Trimming the Big Cat's Headsails
Trimming the Big Cat's Headsails
It’s easy to become enamored with the marvelous wings of the AC72, but wings are powerful and efficient. The headsails remain a crucial part of the aero package, which makes trimming them a challenge at high speed.
In the early days of Artemis Racing, we had a meeting with the boat designers. They had plenty of computing power, but no real-life experiences. The first AC45s were just starting to come out of the shed, and the AC72 existed only in concept. All the studies showed that in more than 12 knots of wind, the wing on the AC72 would be so efficient and powerful that a jib wouldn’t be required. They concluded it would only slow us down. Another sailing team member, knowing I was a jib trimmer, elbowed me and whispered, “You better start looking for something else to do.”
A short while later, we sailed an AC45 for the first time. It was windy, and as we turned into the wind for our first tack, the bows slammed into a wave, the boat stopped, and we were immediately thrown into reverse. With a jib to backwind during the tack we would’ve been fine. Phew. I still had a job.
Since then it has been proven that the sails in front of the wing are not only crucial for tacks, pre-start maneuvering, and other important boathandling, but that they’re also an integral part of the overall aero package. However, there are real challenges when trimming the headsails on these boats.
High apparent-wind angles
An AC72 or AC45 at full speed is very fast, which means the apparent-wind angles are always extremely narrow, and we’re essentially sailing in upwind-trim mode. Going “downwind” with the sails sheeted in took some getting used to. The sails are sheeted harder than you’d expect coming from a monohull world. The only exception, of course, is during maneuvers, where catamarans go from full speed to stopped and back up to speed again. We can be sitting closehauled with the sails out eating a sandwich, but the moment the helmsman bears away, the boat takes off. In the sail trimmer’s role, especially during the pre-start, this means we need to be ready to go from fairly soft trim to very hard trim in a short burst. Having a good feel for when the boat may accelerate to top speed is essential because it allows us to stay ahead of the game. Acceleration drills and real racing experiences are the best methods to understand and improve trimming.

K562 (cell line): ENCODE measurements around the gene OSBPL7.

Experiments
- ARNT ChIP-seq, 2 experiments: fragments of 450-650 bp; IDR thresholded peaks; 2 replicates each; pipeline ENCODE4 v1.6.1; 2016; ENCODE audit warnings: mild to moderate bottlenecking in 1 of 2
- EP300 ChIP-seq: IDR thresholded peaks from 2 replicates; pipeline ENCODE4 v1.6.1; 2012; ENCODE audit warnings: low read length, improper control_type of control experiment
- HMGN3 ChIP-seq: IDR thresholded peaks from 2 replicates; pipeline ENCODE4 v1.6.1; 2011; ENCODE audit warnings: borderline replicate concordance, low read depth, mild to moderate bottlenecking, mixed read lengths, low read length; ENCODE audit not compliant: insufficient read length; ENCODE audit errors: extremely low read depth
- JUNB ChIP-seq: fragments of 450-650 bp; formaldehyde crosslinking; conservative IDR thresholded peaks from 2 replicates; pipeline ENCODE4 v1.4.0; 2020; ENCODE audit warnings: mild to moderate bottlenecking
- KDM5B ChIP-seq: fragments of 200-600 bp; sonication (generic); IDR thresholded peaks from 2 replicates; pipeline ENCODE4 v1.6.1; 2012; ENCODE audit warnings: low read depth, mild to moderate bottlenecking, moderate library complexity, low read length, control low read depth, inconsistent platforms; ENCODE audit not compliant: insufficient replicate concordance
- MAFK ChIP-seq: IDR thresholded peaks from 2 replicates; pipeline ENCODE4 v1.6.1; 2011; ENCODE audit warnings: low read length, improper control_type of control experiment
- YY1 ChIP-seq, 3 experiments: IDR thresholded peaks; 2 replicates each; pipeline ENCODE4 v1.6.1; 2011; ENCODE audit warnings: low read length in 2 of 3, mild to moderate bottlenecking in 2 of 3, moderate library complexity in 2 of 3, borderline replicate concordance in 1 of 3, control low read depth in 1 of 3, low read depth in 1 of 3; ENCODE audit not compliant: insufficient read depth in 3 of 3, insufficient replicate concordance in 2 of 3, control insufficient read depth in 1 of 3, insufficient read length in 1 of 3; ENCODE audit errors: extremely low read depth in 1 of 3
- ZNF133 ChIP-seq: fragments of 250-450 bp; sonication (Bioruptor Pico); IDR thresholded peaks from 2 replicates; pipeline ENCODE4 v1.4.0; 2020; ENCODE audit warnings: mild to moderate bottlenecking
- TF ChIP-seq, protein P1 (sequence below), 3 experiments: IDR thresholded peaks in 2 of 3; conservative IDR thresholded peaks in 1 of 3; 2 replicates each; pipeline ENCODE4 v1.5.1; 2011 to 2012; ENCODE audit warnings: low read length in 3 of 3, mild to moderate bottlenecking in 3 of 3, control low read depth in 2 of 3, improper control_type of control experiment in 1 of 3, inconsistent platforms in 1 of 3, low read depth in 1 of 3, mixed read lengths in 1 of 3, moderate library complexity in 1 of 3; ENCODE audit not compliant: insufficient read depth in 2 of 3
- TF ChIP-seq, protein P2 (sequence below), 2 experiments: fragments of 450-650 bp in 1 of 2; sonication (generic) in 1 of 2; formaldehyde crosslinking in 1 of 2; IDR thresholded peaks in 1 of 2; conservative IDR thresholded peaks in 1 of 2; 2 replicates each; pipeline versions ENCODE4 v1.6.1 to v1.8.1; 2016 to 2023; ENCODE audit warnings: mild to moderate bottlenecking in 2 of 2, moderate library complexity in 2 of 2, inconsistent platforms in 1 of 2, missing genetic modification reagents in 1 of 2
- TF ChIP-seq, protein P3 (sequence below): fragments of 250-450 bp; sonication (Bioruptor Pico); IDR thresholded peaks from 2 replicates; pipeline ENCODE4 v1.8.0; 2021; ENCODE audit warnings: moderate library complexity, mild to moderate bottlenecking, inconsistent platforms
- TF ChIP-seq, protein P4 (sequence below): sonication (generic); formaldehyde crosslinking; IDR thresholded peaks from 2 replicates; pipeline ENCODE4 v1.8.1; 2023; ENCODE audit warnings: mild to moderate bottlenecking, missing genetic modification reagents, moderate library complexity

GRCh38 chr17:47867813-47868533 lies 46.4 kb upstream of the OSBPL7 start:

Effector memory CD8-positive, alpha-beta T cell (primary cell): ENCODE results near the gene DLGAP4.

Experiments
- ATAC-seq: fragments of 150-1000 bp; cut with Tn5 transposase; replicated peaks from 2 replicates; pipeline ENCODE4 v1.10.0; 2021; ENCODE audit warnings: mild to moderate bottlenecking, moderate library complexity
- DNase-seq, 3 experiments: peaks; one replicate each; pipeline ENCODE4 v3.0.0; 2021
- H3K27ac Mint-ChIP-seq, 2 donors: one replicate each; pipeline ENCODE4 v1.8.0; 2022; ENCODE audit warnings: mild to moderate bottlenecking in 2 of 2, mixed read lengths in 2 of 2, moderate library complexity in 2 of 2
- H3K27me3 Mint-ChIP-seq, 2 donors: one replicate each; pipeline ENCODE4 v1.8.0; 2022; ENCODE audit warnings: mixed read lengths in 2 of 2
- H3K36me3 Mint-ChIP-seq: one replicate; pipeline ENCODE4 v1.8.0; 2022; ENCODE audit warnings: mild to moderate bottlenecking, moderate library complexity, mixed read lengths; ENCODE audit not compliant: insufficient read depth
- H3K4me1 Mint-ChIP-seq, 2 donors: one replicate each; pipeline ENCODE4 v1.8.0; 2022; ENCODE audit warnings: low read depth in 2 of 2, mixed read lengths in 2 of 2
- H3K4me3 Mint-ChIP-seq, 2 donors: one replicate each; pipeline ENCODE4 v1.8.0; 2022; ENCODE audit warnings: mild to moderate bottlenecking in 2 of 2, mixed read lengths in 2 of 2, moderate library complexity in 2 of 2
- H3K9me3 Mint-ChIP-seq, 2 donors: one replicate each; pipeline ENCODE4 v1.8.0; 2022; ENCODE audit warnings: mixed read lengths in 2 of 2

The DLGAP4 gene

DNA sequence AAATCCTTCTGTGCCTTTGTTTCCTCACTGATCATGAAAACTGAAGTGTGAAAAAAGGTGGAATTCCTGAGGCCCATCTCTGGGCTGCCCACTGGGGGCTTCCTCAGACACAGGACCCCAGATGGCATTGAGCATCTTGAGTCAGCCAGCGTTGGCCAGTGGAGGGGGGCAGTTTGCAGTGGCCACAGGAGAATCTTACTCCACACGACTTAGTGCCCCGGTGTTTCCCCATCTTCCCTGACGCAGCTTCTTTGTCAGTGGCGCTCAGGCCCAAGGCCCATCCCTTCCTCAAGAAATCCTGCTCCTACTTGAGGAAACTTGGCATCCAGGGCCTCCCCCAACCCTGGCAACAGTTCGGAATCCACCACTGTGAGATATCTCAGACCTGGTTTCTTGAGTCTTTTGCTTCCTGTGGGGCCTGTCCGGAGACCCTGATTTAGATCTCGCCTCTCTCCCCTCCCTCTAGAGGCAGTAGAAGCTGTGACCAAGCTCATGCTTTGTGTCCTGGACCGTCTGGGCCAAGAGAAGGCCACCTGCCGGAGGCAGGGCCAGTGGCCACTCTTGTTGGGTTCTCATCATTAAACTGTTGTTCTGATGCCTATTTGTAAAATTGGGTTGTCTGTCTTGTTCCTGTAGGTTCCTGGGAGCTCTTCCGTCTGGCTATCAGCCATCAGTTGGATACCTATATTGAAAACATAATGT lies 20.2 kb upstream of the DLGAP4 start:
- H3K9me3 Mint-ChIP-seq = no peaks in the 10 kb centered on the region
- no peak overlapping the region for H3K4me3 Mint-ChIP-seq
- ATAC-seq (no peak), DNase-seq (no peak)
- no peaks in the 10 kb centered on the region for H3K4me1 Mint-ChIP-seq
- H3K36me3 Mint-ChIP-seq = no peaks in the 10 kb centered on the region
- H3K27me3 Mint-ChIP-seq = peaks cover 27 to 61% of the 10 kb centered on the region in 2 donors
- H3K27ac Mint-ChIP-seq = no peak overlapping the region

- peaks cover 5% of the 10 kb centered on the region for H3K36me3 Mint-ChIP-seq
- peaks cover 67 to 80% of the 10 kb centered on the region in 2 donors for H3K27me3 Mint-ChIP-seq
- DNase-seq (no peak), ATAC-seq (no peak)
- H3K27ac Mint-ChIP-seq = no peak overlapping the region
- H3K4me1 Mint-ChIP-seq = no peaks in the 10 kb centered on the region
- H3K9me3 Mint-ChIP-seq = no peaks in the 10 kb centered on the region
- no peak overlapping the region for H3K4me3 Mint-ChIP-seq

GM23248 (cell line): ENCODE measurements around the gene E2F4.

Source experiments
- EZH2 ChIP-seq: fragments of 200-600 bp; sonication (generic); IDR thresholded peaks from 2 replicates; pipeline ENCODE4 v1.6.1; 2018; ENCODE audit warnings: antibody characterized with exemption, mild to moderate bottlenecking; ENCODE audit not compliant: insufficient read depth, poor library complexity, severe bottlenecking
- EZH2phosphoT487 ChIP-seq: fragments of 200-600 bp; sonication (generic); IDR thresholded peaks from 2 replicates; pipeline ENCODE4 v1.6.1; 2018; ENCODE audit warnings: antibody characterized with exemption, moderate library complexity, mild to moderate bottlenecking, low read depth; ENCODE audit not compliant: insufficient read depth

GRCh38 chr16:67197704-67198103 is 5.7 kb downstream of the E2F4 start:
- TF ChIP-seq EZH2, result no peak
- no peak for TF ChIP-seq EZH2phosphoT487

No heel or feel
Whether we realize it or not, every sailor is constantly sensing a boat’s heel and making adjustments based on that feel, i.e., twisting off the main to depower the sail and flatten the boat to a heel angle that feels right. ACC yachts sailed upwind with heel angles of 25 degrees or more. That’s not the case with the catamarans. The highest stability and least amount of drag in a catamaran is when the windward hull is just clear of the water. If a team is good enough, they may sail an entire day between 3 to 10 degrees of heel. Trimming sails without this valuable sensory feedback is a challenge overcome only by time in the boat, drills, races, and productive debriefings. Lacking an internal heel sensor means we have to focus more intently on watching the sail, discussing it, and noting as a group how the boat feels.